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Under G.L. c. 93A, it is an accepted maxim that in the § 11 context of business-to-business relationships, the conduct of the defendant will be judged by a higher standard of what constitutes unfair or deceptive conduct than in the consumer-to-business context under § 9. See Madan v. Royal Indem. Co., 26 Mass. App. Ct. 756 , 763 n.7 (1989). Although a mere breach or nonpayment of a debt will not establish liability under § 11, Community Bldrs., Inc. v. Indian Motocycle Assocs., Inc., 44 Mass. App. Ct. 537 , 559 (1998) (nonpayment of debt); Madan, supra at 762 (breach of lease), “conduct ‘in disregard of known contractual arrangements’ and intended to secure benefits for the breaching party constitutes an unfair act or practice for c. 93A purposes.” Anthony’s Pier Four, Inc. v. HBC Assocs., 411 Mass. 451 , 474 (1991), quoting Wang Lab. Inc. v. Business Incentives, Inc., 398 Mass. 854 , 857 (1986). In considering whether a particular act or practice violates the unfairness prong of G.L. c. 93A, courts “look to ‘(1) whether the practice . . . is within at least the penumbra of some common law, statutory or other established concept of unfairness; (2) whether it is immoral, unethical, oppressive, or unscrupulous; [and] (3) whether it causes substantial injury to consumers (or competitors or other businessmen).’” Massachusetts Eye & Ear Infirmary v. QLT Phototherapeutics, Inc., 552 F.3d 47, 69 (1st Cir. 2009), quoting PMP Assocs., Inc. v. Globe Newspaper Co., 366 Mass. 593 , 596 (1975). [Note 5]

The trial court found that “[e]ven if the two non corporate defendant’s [sic] [Simmons and Zagami] had deliberately breached the broker’s contract,” such acts did “not constitute a tortuous [sic] act under 93A, § 11.” The decision goes on to reference the applicable standard to apply in determining whether particular acts are unfair in a business-to-business context as “much higher (or lower standard) for conduct than for consumer transactions.” [Note 6] The ruling appears to describe the more robust standard of review between actions in the business-to-business versus consumer contexts.

We examine the court’s legal conclusion anew. These not so artful dodgers, Simmons and Zagami, attempted to save a quick $10,000.00 in selling the business without honoring their undeniable obligation to HRI to pay at least $10,000.00 for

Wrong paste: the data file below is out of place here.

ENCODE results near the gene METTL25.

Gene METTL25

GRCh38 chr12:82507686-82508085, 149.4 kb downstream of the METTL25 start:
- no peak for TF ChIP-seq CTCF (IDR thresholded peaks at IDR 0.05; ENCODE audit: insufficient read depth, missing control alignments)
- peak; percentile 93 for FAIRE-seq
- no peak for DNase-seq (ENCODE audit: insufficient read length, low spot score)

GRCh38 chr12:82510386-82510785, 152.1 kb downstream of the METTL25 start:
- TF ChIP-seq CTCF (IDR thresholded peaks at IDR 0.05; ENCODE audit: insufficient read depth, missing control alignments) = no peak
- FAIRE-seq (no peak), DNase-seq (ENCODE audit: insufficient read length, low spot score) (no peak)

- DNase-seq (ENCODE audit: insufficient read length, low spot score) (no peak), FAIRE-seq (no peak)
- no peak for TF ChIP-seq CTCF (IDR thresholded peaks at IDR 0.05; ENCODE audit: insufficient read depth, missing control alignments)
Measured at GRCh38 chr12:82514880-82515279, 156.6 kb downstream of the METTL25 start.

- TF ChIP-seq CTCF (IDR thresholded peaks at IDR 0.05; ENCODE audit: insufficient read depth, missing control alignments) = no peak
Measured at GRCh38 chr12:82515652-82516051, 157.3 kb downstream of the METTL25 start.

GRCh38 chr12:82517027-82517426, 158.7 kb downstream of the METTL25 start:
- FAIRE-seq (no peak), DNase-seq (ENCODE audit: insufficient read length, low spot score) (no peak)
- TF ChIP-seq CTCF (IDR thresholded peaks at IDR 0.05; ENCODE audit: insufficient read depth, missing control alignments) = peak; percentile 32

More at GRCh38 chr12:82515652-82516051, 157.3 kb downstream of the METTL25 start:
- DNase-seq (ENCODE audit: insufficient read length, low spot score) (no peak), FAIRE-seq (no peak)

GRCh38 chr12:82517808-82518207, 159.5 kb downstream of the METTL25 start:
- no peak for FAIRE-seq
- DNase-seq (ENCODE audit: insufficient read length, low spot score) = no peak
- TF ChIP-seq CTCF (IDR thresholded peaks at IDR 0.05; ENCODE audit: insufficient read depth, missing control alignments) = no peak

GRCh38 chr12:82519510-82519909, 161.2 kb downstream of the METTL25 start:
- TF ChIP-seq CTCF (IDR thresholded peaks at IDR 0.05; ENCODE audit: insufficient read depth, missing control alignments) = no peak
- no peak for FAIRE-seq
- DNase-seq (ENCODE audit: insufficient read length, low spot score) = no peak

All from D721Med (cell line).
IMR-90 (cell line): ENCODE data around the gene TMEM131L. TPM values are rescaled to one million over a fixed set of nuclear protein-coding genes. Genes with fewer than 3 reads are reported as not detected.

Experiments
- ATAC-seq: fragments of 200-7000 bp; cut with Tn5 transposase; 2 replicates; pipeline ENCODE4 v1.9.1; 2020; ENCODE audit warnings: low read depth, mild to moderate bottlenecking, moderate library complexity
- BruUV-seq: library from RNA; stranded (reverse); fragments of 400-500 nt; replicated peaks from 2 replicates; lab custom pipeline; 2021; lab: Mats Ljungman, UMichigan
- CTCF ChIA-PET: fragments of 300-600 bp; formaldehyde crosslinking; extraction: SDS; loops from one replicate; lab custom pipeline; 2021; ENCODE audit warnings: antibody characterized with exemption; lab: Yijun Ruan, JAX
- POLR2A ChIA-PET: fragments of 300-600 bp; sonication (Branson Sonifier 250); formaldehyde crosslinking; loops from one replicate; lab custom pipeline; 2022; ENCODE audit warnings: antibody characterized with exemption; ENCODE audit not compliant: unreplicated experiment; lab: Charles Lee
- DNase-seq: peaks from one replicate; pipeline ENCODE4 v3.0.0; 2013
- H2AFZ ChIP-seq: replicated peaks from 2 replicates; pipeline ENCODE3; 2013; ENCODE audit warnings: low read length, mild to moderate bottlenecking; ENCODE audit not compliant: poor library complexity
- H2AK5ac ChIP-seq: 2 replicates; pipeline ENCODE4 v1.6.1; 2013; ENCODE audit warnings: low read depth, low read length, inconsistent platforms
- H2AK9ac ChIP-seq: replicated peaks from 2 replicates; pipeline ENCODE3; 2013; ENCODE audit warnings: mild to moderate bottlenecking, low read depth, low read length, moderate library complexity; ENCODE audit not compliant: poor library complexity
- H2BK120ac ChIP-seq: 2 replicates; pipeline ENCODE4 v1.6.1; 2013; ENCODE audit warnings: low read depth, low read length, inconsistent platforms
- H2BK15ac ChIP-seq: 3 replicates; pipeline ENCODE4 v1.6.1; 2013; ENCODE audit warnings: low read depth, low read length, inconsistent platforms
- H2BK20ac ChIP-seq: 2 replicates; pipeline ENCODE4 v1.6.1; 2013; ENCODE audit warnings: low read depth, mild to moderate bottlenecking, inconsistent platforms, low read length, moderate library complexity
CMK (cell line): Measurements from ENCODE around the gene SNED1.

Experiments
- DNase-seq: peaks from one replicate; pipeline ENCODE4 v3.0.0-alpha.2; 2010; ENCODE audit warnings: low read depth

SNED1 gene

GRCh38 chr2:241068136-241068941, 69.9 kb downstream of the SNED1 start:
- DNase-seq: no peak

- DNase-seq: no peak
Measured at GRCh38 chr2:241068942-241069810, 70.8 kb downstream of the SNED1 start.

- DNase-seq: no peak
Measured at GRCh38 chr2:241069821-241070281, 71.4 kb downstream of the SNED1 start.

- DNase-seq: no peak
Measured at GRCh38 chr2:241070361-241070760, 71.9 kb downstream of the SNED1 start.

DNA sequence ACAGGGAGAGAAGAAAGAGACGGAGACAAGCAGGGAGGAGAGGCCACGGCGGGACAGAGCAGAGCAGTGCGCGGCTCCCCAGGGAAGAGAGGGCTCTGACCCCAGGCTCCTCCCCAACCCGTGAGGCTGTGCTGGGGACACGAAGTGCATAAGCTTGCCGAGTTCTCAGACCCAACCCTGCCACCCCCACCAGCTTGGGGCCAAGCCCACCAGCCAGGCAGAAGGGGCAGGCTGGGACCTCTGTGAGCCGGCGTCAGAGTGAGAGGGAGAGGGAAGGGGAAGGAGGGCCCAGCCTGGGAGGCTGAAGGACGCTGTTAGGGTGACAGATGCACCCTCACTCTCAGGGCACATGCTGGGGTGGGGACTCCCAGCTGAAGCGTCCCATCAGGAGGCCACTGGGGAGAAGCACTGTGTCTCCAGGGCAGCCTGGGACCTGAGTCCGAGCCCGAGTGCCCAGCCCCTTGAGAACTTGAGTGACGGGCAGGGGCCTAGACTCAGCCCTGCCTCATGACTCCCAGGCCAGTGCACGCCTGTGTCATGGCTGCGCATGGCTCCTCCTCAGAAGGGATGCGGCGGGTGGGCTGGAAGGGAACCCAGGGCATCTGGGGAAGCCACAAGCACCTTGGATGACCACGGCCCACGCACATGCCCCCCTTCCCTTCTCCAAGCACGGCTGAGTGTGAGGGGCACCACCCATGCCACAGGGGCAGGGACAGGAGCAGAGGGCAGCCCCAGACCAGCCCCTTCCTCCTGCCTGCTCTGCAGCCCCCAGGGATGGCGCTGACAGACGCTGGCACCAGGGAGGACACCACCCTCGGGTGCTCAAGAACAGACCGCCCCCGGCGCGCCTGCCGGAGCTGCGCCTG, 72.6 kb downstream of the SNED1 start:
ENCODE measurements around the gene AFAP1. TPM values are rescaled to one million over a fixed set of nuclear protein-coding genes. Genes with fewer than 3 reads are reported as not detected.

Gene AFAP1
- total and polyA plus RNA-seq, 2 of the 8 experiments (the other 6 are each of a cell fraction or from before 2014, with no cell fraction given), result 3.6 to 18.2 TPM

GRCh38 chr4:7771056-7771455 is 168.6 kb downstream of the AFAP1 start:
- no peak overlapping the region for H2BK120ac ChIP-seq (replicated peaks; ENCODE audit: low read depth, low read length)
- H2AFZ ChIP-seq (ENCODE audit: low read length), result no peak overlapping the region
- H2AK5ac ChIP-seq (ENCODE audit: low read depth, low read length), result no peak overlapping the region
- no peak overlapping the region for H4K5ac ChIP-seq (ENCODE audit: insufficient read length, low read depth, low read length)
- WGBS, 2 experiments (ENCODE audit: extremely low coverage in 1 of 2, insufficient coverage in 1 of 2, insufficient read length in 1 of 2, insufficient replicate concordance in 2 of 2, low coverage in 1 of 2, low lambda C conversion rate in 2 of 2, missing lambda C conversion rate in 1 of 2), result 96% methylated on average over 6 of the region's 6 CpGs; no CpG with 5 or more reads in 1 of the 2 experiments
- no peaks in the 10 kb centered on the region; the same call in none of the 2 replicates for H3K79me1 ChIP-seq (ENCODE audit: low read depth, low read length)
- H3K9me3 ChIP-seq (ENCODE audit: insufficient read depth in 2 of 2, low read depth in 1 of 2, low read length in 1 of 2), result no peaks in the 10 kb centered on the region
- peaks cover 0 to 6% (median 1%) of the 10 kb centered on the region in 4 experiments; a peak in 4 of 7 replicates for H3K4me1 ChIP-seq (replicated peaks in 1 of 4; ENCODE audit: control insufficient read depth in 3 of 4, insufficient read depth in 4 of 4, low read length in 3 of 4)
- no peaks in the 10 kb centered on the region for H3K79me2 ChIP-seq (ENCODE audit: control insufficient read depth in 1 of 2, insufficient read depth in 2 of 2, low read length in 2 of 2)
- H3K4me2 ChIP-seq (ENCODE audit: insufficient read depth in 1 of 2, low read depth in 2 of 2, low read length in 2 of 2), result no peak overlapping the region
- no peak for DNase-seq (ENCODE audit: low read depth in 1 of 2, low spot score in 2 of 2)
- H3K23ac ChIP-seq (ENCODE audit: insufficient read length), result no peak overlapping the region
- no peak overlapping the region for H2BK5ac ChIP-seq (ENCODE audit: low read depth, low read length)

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brokerage services rendered. In furtherance of their misdeeds, they provided false information on a HUD settlement statement (as everyone at the closing was a coconspirator, there were no objections). When initially confronted, Zagami claimed he was involved in an accident in a tunnel rendering him unable to speak or ever return HRI’s calls. Simmons and Zagami’s actions resulted in a substantial loss to HRI of $10,000.00. The actions of Simmons and Zagami go beyond a mere breach of contract and exhibit the kind of unscrupulous behavior G.L. c. 93A, § 11, was designed to sanction.

Respectfully, we reverse the judgment of the trial court and conclude that the actions of Simmons and Zagami constituted a knowing and wilful violation of G.L. c. 93A, § 11. We return the matter to the trial court for a hearing on damages consistent with this opinion.


FOOTNOTES

[Note 1] Steven Simmons and Thomas Zagami.

[Note 2] For purposes of procedural context, HRI brought suit against LSZ, Inc. for breach of contract, and against Simmons and Zagami for violation of G.L. c. 93A, § 11. Summary judgment was entered against LSZ, Inc. for breach of contract, and the case proceeded to trial against Simmons and Zagami, individually, for breach of G.L.c. 93A. The decision by the trial court included a section addressing the “piercing of the corporate veil.” The trial court found that the corporation would not be pierced and that Simmons and Zagami did not violate G.L. c. 93A,

§ 11. This appeal is limited to the sole issue of whether the trial judge, as a matter of law, was incorrect in the determination that no violation of G.L. c. 93A occurred.

[Note 3] The HUD settlement statement, which Simmons and Zagami signed, stated that as to the figures in the statement: “I have carefully reviewed the HUD-1 Settlement Statement and to the best of my knowledge and belief, it is a true and accurate statement of all receipts and disbursements made on my account or by me in this transaction.” As the settlement statement reflected a disbursement, albeit $3,000.00 less, to HRI and the disbursement was not made, the HUD statement is false.

[Note 4] There is no dispute regarding the findings of fact, which were adopted in the decision by reference to the requests for findings and rulings filed by HRI. The requests for findings were not made part of the record.

[Note 5] In the past, trial judges were to assess the “level of rascality” and “rancid flavor of unfairness” of the offending party to determine whether an unfair or deceptive action had occurred. Massachusetts Employers Ins. Exch. v. Propac-Mass, Inc., 420 Mass. 39 , 43 (1995), quoting Levings v. Forbes & Wallace, Inc., 8 Mass. App. Ct. 498 , 504 (1979), and Atkinson v. Rosenthal, 33 Mass. App. Ct. 219 , 226 (1992). These phrases are now viewed as uninstructive in resolving questions of unfairness under G.L. c. 93A, § 11. Id. Instead, the focus should be on “the nature of challenged conduct and on the purpose and effect of that conduct.” Id.

[Note 6] “[C]orporate officers are personally liable for any tortious activity in which they personally participate.” Frontier Mgt. Co. v. Balboa Ins. Co., 658 F. Supp. 987, 991 (D. Mass. 1986), citing LaClair v. Silberline Mfg. Co., 379 Mass. 21 , 29 (1979). Officers are “liable for their participation in unfair and deceptive practices,” including practices that violate G.L. c. 93A. Nader v. Citron, 372 Mass. 96 , 103 (1977). Although not clearly articulated in the decision, it is reasonable to infer that within the decision not to find a violation of G.L. c. 93A, § 11, on the evidence as presented, the trial judge recognized that if the facts had so warranted, the corporate officers would be held individually liable for their conduct under G.L. c. 93A.